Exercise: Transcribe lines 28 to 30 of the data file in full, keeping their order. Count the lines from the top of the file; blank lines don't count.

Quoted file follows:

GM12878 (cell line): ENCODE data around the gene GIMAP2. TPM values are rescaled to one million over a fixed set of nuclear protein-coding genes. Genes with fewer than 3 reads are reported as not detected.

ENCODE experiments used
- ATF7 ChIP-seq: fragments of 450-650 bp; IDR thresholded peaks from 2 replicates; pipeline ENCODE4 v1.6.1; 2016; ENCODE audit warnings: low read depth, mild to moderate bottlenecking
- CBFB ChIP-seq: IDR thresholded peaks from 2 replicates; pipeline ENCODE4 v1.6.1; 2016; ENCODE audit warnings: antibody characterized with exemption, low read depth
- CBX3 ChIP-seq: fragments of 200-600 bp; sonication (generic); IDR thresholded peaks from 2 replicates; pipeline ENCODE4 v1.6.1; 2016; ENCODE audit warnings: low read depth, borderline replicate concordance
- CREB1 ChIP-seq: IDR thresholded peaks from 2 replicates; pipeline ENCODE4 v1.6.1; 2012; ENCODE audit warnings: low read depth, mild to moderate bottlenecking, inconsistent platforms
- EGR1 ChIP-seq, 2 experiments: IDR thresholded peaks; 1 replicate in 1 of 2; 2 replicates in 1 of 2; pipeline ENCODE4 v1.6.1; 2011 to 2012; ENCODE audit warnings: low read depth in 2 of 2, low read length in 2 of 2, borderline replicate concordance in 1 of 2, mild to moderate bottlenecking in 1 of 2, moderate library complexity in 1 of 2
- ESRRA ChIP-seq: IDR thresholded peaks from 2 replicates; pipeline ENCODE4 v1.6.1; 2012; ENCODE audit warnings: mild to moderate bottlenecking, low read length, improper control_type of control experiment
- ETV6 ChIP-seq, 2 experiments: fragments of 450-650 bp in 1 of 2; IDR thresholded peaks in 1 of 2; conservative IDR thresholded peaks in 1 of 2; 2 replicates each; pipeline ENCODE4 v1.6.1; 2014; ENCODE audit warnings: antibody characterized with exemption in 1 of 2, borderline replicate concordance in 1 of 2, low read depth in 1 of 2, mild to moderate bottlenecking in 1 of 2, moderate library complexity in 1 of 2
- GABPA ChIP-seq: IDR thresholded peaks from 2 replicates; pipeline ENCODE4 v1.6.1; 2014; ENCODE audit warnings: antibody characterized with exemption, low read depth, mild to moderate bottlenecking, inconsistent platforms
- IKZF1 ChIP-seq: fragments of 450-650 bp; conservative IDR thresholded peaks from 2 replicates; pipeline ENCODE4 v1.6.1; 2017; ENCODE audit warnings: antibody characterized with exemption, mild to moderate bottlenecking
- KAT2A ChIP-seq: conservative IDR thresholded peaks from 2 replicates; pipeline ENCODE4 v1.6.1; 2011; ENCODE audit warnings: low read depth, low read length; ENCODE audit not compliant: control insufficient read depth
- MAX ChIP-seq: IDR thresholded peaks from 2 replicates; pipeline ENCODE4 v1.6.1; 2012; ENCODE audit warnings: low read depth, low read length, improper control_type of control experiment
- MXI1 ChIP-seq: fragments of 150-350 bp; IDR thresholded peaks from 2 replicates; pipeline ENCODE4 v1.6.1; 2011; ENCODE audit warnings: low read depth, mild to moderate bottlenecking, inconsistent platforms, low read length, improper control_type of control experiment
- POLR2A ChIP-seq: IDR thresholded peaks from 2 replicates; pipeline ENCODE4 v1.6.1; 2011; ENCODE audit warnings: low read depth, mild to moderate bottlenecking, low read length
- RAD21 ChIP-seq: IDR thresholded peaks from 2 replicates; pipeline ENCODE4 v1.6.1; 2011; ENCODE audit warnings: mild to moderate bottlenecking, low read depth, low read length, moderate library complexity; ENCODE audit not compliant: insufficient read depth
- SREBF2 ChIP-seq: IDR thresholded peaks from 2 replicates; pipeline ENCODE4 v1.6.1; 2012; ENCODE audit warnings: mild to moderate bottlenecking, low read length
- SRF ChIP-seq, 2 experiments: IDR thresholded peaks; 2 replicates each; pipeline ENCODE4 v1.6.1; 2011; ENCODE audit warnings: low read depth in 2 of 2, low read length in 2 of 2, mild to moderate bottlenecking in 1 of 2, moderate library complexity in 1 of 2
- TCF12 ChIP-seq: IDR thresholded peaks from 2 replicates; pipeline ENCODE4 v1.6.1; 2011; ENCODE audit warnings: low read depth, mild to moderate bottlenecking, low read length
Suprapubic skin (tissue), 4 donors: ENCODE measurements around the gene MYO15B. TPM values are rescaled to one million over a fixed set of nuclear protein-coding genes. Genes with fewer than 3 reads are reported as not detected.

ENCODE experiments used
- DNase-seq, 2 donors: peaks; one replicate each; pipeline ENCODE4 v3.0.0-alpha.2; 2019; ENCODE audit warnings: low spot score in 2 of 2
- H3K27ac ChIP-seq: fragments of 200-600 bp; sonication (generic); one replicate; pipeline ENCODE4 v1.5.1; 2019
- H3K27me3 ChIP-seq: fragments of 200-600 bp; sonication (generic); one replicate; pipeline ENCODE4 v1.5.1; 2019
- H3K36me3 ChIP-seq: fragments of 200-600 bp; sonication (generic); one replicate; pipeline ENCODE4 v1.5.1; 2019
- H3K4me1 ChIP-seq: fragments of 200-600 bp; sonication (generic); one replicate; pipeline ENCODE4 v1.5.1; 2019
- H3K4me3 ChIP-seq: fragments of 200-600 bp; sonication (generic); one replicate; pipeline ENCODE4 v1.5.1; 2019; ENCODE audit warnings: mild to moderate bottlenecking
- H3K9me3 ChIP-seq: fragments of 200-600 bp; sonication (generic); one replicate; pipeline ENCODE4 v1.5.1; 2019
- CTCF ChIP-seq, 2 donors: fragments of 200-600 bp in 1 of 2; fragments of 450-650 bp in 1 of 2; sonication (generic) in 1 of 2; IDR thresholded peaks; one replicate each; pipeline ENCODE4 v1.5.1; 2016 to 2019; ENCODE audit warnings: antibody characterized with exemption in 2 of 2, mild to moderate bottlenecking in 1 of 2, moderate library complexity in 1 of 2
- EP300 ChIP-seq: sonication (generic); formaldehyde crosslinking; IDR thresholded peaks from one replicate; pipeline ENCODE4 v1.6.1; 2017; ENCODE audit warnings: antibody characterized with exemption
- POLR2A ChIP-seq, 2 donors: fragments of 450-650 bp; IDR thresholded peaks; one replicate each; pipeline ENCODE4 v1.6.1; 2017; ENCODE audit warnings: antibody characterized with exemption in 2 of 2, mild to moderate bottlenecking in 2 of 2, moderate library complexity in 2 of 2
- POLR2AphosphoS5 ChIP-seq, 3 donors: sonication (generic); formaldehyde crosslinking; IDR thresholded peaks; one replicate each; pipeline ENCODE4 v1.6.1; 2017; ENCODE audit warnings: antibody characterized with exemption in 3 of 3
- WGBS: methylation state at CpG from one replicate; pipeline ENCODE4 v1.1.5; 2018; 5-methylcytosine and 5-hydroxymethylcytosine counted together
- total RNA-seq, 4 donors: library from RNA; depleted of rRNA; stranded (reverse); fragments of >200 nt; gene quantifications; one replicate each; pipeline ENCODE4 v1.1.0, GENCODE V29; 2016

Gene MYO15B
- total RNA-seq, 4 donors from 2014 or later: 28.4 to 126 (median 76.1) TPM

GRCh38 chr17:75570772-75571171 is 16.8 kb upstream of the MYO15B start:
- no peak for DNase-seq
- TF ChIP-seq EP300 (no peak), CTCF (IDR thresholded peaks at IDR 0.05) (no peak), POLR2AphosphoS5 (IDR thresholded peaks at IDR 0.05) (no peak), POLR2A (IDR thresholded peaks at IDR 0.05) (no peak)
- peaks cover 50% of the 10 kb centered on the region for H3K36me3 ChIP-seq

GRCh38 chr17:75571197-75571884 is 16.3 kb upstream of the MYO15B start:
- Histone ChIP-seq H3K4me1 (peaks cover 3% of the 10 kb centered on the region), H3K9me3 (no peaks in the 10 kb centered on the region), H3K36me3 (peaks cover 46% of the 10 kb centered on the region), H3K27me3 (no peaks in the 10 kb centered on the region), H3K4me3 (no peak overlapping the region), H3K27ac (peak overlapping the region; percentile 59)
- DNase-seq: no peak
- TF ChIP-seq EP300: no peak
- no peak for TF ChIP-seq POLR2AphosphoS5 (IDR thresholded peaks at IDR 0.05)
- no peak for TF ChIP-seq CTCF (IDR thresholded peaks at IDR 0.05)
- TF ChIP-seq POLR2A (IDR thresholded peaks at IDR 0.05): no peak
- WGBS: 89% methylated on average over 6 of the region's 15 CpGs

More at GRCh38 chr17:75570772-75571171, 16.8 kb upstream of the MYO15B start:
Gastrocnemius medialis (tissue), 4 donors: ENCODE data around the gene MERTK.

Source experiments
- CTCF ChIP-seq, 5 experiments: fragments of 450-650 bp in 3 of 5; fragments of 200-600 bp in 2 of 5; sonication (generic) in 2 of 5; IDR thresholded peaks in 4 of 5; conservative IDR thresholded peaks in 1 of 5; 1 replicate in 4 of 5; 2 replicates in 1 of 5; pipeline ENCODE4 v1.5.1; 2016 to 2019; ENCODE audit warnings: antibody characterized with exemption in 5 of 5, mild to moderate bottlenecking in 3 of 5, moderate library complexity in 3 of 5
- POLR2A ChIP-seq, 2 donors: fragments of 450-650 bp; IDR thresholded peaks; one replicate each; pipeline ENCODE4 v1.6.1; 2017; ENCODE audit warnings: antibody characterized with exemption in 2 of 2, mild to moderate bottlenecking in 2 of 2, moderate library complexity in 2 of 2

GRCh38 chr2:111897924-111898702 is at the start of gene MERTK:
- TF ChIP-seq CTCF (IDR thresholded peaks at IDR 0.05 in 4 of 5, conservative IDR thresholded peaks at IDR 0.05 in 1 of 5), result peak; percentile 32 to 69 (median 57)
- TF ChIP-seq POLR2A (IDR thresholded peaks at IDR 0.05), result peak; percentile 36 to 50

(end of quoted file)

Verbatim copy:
- H3K9me3 ChIP-seq: fragments of 200-600 bp; sonication (generic); one replicate; pipeline ENCODE4 v1.5.1; 2019
- CTCF ChIP-seq, 2 donors: fragments of 200-600 bp in 1 of 2; fragments of 450-650 bp in 1 of 2; sonication (generic) in 1 of 2; IDR thresholded peaks; one replicate each; pipeline ENCODE4 v1.5.1; 2016 to 2019; ENCODE audit warnings: antibody characterized with exemption in 2 of 2, mild to moderate bottlenecking in 1 of 2, moderate library complexity in 1 of 2
- EP300 ChIP-seq: sonication (generic); formaldehyde crosslinking; IDR thresholded peaks from one replicate; pipeline ENCODE4 v1.6.1; 2017; ENCODE audit warnings: antibody characterized with exemption